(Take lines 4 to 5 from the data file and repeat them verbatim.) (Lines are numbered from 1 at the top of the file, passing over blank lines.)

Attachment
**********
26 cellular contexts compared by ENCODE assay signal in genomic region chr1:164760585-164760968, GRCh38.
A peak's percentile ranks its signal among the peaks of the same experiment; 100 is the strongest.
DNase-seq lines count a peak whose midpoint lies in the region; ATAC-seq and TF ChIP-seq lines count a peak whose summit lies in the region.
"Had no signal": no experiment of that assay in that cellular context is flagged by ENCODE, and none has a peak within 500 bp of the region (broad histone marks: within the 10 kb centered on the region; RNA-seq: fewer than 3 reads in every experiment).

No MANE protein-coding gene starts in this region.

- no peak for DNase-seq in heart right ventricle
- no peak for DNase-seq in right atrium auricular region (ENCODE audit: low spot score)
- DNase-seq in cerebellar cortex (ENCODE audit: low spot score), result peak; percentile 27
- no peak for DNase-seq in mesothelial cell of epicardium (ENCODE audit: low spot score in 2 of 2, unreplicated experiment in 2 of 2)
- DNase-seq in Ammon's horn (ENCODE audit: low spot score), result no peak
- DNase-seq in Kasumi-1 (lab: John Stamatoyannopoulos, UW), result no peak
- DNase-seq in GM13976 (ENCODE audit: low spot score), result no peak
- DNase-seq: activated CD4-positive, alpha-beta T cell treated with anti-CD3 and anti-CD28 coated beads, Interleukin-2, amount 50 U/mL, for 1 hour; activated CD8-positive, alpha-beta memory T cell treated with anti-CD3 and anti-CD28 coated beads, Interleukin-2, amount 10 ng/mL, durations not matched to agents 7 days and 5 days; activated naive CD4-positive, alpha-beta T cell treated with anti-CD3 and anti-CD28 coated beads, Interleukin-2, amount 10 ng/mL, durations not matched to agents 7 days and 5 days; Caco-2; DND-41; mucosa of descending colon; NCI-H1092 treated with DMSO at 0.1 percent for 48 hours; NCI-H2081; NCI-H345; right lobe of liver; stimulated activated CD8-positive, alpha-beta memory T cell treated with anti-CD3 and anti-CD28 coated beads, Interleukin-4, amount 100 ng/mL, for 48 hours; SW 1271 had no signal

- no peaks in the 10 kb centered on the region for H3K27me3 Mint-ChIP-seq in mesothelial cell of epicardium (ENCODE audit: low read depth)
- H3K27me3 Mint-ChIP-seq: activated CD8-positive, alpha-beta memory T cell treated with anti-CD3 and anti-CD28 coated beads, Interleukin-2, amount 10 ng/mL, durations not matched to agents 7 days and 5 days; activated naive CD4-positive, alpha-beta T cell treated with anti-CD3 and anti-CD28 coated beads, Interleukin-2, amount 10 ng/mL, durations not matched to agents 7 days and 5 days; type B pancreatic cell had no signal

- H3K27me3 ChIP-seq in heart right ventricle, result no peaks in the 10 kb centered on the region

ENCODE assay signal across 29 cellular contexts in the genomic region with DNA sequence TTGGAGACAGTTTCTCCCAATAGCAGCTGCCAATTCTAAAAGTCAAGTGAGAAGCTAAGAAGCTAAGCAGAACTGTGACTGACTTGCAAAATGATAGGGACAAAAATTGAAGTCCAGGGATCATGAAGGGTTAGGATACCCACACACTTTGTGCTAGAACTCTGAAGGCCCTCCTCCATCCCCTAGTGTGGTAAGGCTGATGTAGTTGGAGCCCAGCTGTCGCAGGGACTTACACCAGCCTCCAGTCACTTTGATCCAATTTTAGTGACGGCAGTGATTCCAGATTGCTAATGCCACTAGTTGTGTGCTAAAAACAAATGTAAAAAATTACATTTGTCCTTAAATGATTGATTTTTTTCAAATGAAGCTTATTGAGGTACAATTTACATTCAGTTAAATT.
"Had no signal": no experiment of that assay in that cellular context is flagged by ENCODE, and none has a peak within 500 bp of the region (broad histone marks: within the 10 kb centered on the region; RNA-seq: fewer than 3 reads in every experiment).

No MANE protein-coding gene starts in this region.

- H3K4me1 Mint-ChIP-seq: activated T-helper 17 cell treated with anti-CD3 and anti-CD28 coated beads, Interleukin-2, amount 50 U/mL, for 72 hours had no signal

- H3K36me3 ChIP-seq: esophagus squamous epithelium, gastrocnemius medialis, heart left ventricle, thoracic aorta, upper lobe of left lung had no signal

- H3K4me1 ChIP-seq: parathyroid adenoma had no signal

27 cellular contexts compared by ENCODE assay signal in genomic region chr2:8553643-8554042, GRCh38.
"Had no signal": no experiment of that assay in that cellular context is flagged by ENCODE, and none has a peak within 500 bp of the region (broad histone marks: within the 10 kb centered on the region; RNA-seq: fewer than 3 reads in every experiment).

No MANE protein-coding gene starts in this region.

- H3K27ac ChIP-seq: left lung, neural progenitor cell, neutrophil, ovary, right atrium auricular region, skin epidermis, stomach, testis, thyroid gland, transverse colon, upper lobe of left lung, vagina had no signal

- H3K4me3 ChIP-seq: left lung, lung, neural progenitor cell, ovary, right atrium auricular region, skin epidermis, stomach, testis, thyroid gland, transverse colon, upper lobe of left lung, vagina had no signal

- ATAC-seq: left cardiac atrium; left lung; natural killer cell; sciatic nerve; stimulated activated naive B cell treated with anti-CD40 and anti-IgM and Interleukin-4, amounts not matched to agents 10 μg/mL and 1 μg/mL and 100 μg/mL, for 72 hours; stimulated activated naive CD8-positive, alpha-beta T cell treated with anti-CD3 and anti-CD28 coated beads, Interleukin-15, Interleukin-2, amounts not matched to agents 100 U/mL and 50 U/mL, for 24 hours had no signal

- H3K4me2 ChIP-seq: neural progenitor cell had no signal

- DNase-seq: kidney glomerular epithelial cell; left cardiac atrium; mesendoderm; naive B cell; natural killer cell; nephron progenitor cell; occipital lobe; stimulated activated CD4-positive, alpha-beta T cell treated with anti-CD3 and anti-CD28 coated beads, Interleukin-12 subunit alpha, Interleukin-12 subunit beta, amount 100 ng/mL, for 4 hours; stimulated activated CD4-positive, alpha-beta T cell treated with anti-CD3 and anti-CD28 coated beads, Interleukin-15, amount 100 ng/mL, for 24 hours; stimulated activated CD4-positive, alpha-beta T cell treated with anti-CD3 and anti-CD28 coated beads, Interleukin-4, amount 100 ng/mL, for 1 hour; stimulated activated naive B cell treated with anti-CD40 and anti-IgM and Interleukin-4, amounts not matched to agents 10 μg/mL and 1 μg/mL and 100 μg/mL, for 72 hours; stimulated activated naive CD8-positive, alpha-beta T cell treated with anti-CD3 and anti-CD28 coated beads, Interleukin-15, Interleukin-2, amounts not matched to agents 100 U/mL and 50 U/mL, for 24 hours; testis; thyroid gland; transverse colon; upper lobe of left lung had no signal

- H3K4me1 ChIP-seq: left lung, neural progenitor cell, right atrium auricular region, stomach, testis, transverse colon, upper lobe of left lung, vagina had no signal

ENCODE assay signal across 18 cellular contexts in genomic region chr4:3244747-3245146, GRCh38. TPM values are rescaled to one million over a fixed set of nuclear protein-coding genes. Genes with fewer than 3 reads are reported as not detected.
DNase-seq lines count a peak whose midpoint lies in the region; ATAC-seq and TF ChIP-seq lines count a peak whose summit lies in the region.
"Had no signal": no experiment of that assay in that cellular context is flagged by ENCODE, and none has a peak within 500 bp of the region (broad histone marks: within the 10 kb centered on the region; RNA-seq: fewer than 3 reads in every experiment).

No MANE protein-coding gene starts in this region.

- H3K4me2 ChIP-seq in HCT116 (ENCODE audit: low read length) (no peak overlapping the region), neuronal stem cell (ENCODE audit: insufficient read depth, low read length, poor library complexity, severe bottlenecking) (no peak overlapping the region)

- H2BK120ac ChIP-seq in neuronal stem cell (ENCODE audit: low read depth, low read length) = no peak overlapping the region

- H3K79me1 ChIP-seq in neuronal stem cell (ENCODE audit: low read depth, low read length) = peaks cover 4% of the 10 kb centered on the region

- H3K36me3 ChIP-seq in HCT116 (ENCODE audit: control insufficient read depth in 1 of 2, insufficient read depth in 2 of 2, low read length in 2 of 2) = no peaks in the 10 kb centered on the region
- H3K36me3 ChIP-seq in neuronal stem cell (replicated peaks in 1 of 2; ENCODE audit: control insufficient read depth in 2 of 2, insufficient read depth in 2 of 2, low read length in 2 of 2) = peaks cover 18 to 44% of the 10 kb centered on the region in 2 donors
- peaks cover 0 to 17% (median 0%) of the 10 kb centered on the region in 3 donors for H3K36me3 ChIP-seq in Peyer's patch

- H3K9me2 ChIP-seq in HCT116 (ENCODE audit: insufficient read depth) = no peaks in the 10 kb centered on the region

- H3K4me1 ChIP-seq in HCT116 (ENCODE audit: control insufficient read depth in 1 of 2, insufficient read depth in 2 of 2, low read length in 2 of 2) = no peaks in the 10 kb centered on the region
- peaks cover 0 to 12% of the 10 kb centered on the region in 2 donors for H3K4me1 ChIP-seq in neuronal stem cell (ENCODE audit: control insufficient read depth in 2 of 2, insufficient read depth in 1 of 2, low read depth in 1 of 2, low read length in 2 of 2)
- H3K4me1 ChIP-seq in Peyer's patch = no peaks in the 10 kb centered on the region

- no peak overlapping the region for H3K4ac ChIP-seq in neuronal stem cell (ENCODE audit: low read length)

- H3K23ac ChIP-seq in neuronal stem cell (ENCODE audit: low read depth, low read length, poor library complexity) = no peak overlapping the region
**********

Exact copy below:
"Had no signal": no experiment of that assay in that cellular context is flagged by ENCODE, and none has a peak within 500 bp of the region (broad histone marks: within the 10 kb centered on the region; RNA-seq: fewer than 3 reads in every experiment).

No MANE protein-coding gene starts in this region.